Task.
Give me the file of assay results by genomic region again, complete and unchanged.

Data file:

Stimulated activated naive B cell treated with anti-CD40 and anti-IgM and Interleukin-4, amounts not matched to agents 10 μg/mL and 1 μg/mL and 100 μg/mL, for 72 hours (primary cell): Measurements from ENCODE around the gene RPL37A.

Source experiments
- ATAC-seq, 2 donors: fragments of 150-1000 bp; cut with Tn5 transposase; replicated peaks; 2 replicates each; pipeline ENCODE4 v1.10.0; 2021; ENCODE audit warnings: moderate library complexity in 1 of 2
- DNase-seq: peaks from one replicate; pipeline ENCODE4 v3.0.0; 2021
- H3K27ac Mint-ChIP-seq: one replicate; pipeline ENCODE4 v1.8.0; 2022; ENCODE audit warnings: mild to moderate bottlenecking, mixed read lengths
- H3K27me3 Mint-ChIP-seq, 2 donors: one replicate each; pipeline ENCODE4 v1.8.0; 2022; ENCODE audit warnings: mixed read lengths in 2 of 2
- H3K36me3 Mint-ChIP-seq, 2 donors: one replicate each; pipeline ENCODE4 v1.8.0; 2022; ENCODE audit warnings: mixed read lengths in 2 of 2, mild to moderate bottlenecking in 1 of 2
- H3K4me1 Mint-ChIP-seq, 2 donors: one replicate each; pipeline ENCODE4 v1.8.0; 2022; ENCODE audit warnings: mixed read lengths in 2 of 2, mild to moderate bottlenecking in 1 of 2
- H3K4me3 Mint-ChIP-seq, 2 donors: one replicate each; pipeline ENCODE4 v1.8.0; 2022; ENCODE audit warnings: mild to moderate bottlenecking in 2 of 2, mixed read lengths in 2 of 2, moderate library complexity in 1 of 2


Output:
Stimulated activated naive B cell treated with anti-CD40 and anti-IgM and Interleukin-4, amounts not matched to agents 10 μg/mL and 1 μg/mL and 100 μg/mL, for 72 hours (primary cell): Measurements from ENCODE around the gene RPL37A.

Source experiments
- ATAC-seq, 2 donors: fragments of 150-1000 bp; cut with Tn5 transposase; replicated peaks; 2 replicates each; pipeline ENCODE4 v1.10.0; 2021; ENCODE audit warnings: moderate library complexity in 1 of 2
- DNase-seq: peaks from one replicate; pipeline ENCODE4 v3.0.0; 2021
- H3K27ac Mint-ChIP-seq: one replicate; pipeline ENCODE4 v1.8.0; 2022; ENCODE audit warnings: mild to moderate bottlenecking, mixed read lengths
- H3K27me3 Mint-ChIP-seq, 2 donors: one replicate each; pipeline ENCODE4 v1.8.0; 2022; ENCODE audit warnings: mixed read lengths in 2 of 2
- H3K36me3 Mint-ChIP-seq, 2 donors: one replicate each; pipeline ENCODE4 v1.8.0; 2022; ENCODE audit warnings: mixed read lengths in 2 of 2, mild to moderate bottlenecking in 1 of 2
- H3K4me1 Mint-ChIP-seq, 2 donors: one replicate each; pipeline ENCODE4 v1.8.0; 2022; ENCODE audit warnings: mixed read lengths in 2 of 2, mild to moderate bottlenecking in 1 of 2
- H3K4me3 Mint-ChIP-seq, 2 donors: one replicate each; pipeline ENCODE4 v1.8.0; 2022; ENCODE audit warnings: mild to moderate bottlenecking in 2 of 2, mixed read lengths in 2 of 2, moderate library complexity in 1 of 2